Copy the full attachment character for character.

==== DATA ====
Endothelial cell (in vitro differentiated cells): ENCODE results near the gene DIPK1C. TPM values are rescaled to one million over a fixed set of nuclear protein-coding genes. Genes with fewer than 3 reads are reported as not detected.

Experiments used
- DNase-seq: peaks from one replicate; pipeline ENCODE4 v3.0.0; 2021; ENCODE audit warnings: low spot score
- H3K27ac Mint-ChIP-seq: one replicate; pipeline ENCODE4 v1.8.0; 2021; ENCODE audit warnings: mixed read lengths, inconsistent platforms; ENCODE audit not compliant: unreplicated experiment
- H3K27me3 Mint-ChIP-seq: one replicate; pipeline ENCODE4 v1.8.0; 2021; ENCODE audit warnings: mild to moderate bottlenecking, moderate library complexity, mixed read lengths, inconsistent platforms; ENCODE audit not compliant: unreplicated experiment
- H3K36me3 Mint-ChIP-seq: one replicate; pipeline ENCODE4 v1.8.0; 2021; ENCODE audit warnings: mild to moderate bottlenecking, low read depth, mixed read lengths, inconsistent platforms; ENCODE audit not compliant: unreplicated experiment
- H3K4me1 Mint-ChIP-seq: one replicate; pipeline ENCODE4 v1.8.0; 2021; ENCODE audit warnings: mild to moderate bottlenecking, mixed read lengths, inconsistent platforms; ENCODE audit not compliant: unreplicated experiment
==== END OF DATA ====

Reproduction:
Endothelial cell (in vitro differentiated cells): ENCODE results near the gene DIPK1C. TPM values are rescaled to one million over a fixed set of nuclear protein-coding genes. Genes with fewer than 3 reads are reported as not detected.

Experiments used
- DNase-seq: peaks from one replicate; pipeline ENCODE4 v3.0.0; 2021; ENCODE audit warnings: low spot score
- H3K27ac Mint-ChIP-seq: one replicate; pipeline ENCODE4 v1.8.0; 2021; ENCODE audit warnings: mixed read lengths, inconsistent platforms; ENCODE audit not compliant: unreplicated experiment
- H3K27me3 Mint-ChIP-seq: one replicate; pipeline ENCODE4 v1.8.0; 2021; ENCODE audit warnings: mild to moderate bottlenecking, moderate library complexity, mixed read lengths, inconsistent platforms; ENCODE audit not compliant: unreplicated experiment
- H3K36me3 Mint-ChIP-seq: one replicate; pipeline ENCODE4 v1.8.0; 2021; ENCODE audit warnings: mild to moderate bottlenecking, low read depth, mixed read lengths, inconsistent platforms; ENCODE audit not compliant: unreplicated experiment
- H3K4me1 Mint-ChIP-seq: one replicate; pipeline ENCODE4 v1.8.0; 2021; ENCODE audit warnings: mild to moderate bottlenecking, mixed read lengths, inconsistent platforms; ENCODE audit not compliant: unreplicated experiment